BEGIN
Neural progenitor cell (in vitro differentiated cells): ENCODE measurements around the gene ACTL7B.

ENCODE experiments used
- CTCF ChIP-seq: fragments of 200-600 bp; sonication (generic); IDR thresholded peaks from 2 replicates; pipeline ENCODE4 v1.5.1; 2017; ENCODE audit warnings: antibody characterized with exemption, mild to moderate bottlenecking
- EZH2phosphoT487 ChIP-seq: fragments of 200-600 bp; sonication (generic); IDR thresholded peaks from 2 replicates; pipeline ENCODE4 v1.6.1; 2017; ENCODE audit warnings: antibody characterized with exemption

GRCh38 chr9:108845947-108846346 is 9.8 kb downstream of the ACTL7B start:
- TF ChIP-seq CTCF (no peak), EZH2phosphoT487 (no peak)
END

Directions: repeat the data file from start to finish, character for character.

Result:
Neural progenitor cell (in vitro differentiated cells): ENCODE measurements around the gene ACTL7B.

ENCODE experiments used
- CTCF ChIP-seq: fragments of 200-600 bp; sonication (generic); IDR thresholded peaks from 2 replicates; pipeline ENCODE4 v1.5.1; 2017; ENCODE audit warnings: antibody characterized with exemption, mild to moderate bottlenecking
- EZH2phosphoT487 ChIP-seq: fragments of 200-600 bp; sonication (generic); IDR thresholded peaks from 2 replicates; pipeline ENCODE4 v1.6.1; 2017; ENCODE audit warnings: antibody characterized with exemption

GRCh38 chr9:108845947-108846346 is 9.8 kb downstream of the ACTL7B start:
- TF ChIP-seq CTCF (no peak), EZH2phosphoT487 (no peak)